In our last blog, we showed that Weber's force could be written as an affine linear combination of two sectional curvatures: radial and tangential curvatures.
Friedmann considered an isotropic and homogeneous world modelled as three-dimensional generalization of the hyperbolic Poincare' half-plane model. Through a fractional transform, known as a Mobius transform, which preserves angles, but not distances, the half-plane model can be transformed into a disc model of the hyperbolic plane. The resulting metric is known as the Robertson-Walker metric which has a constant spatial negative curvature, $k$, of the Poincare' model.
Rather than being supportive of Einstein's "General" theory of relativity, Friedmann's solution of the Einstein's equations makes it untenable for it introduces a non-constant spatial curvature, and it contains an energy density even though the sum of the curvatures in any given direction vanishes.
Any time there is a variation in the gravitational force, tidal forces are produced that can affect the mutual attraction of masses. Depending upon direction, tidal forces can be both attractive and repulsive, but the magnitude is always $m/r^3$. Moreover, they can give rises to tidal waves, and because of the Lorentzian form of the metric they can be described as gravitational waves in the linearized approximation to Einstein's equation.
The Ricci tensor is a collection of Gaussian curvatures, or, more precisely their average in one direction. What is the physical significance of adding Gaussian curvatures, and claiming---as Einstein did---that the vanishing of their average is a condition of "emptiness".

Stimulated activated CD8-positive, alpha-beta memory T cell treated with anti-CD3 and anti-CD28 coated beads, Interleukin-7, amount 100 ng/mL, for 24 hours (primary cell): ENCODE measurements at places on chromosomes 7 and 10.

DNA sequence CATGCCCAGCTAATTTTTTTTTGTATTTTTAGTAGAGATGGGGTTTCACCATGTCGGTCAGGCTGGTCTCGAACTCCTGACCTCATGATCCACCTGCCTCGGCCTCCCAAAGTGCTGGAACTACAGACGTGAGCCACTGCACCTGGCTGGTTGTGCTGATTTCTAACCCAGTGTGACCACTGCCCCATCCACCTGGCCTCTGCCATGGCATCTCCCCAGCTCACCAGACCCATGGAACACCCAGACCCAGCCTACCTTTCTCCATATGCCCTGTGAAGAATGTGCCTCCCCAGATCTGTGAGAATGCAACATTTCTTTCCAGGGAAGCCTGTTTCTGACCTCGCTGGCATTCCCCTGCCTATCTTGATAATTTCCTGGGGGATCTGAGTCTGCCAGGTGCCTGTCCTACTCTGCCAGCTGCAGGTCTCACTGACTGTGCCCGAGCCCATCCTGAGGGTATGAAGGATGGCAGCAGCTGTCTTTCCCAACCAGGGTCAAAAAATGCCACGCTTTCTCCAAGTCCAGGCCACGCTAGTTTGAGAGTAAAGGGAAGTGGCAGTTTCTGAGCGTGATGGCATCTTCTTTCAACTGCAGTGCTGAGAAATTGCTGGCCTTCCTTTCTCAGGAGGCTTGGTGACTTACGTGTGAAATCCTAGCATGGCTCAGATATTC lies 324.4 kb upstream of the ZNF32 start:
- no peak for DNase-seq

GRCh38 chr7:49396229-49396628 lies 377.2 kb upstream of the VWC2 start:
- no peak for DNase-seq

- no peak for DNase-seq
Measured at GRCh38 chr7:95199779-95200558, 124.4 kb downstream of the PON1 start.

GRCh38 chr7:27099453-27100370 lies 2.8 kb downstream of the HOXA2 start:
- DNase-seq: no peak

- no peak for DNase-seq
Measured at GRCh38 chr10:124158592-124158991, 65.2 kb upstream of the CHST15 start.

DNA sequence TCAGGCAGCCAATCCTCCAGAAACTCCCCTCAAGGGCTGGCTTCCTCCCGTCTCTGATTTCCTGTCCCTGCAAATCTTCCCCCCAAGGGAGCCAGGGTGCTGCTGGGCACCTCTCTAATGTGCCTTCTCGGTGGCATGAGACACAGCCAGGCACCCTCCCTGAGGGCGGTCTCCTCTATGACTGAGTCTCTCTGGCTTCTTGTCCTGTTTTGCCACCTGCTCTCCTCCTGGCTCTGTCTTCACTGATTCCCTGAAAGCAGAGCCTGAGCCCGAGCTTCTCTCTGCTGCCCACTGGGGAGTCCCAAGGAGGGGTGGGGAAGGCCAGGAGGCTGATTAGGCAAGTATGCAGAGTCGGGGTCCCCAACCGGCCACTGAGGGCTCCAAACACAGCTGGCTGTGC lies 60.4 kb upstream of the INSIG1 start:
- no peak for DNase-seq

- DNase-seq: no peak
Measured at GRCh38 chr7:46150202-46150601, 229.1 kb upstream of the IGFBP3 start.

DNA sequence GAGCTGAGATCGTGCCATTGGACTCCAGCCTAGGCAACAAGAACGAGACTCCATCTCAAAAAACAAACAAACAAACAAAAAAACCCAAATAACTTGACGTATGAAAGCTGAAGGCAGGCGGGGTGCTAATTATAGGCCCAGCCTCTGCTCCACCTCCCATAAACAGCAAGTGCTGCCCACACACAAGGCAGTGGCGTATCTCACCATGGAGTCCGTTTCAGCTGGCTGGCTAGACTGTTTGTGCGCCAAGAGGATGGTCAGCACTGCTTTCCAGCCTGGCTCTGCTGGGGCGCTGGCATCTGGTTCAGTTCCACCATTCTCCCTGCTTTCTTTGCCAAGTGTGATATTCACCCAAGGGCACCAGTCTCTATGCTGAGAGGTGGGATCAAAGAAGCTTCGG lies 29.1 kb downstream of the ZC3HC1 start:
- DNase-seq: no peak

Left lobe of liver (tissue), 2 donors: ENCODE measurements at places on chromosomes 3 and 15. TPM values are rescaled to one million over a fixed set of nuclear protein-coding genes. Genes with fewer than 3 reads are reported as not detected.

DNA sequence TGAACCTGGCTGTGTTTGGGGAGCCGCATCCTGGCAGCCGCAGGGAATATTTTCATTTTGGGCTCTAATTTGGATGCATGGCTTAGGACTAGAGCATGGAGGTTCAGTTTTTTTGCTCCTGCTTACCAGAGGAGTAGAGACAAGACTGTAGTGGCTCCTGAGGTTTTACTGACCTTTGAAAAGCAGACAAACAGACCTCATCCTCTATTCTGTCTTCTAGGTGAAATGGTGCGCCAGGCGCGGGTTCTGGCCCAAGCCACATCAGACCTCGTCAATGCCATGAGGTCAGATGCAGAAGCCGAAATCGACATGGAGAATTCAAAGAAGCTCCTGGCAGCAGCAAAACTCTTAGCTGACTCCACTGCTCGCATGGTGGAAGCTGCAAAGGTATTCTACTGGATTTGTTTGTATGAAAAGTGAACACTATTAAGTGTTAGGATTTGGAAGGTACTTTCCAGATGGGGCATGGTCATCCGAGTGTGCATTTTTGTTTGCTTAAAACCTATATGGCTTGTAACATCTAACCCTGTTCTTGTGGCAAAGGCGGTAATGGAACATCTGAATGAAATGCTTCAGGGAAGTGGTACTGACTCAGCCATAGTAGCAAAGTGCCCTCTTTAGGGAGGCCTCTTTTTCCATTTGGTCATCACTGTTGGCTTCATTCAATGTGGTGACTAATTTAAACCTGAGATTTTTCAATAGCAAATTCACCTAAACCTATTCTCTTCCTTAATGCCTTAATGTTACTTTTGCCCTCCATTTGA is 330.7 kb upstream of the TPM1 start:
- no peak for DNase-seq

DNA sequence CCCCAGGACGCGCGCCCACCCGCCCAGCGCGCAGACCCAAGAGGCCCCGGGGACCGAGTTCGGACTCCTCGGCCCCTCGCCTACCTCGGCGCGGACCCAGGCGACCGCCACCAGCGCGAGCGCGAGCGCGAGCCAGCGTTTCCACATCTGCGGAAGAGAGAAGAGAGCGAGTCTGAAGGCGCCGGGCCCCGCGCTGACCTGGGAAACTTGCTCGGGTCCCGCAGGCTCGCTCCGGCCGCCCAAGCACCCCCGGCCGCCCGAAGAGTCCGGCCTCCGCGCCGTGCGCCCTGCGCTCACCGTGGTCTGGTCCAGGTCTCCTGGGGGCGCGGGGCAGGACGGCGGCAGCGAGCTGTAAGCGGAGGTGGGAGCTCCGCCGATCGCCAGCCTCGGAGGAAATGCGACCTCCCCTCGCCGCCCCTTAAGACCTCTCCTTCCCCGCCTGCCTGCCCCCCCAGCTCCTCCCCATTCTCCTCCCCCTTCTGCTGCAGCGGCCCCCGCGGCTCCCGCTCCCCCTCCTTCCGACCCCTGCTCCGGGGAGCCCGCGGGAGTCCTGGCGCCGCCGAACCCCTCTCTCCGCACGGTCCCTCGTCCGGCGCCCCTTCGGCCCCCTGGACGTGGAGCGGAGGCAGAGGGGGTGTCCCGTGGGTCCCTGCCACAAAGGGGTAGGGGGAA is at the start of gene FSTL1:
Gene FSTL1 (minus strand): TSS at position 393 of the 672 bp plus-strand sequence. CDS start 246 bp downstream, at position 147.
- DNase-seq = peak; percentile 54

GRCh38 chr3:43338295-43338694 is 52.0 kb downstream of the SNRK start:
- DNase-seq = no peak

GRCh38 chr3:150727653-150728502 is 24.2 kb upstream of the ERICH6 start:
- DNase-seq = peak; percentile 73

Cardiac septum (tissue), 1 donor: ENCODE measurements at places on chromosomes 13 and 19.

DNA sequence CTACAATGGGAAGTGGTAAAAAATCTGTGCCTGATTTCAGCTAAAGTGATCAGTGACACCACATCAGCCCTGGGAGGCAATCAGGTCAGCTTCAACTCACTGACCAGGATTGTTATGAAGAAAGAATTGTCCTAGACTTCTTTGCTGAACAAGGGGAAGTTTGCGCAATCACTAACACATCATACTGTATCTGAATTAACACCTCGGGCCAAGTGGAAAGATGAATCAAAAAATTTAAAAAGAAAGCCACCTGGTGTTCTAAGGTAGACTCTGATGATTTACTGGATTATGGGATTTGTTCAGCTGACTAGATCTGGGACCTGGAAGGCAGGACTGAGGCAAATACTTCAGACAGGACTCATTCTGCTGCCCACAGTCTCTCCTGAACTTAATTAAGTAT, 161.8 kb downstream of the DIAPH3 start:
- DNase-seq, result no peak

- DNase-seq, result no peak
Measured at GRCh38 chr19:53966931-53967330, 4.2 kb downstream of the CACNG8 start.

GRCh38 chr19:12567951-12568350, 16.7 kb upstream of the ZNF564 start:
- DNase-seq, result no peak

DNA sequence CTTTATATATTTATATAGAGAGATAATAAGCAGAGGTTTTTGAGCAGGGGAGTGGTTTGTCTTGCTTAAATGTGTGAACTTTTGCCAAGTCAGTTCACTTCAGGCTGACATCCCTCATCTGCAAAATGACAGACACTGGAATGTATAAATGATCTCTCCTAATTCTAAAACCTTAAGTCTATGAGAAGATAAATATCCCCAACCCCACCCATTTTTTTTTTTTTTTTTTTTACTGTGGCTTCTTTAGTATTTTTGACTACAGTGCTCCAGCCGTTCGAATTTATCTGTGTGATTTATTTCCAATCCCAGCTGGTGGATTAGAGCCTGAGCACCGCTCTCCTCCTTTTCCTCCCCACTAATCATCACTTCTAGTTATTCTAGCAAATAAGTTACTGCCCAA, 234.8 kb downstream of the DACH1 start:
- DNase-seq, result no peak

The analogy between electrodynamics and gravitational radiation is well-known, and documented, e.g.,
Consider the Schwarzschild solution for illustrative purposes. The Ricci scalar vanishes for spacetime, implying a 'compensation' of time and space components of the tidal forces (-2+1+1=0).
Proper time, or "local" time as Lorentz referred to it, and coordinate time are related by a change in the sign of the constant velocity in the Lorentz transform. So what the observer "sees" at either position should not change the physics (apart from currents, magnetic fields or whether an electric charge radiates or not).
A pillar of special relativity is that uniform motion is undetectable as far as physical laws are concerned (Poincare'). This was generalized by Einstein in general relativity to his principle of "universal covariance":
Friedmann, "On the curvature of space" (1922) and "On the possibility of a world with constant negative curvature" (1924), chose a hyperbolic line element in which the spatial part was the hemisphere model equipped with a Riemann metric. There were two unknown parameters, R2 and M 2, that multiplied the space and time components of the metric, respectively, and were required to satisfy the Einstein field equations.
The Friedmann model of the universe forms the basis of the Standard Model. Yet, it is usually considered not as a pair of evolution equations, but, rather, a condition where the Hubble parameter and average density of the universe are determined empirically and the sum of all the densities, the mass density, the curvature term, and the vacuum energy density (cosmological term), add to unity.
The Euler-Lagrange equation in general relativity contains an additional term to the acceleration involving the Christoffel connection coefficients. In the weak field limit, Newton's law of gravity "pops" out of this term yielding Newton's second law for gravitational attraction. This supposedly supports the notion that non-Euclidean geometry with non-constant curvature is somehow related to gravitation.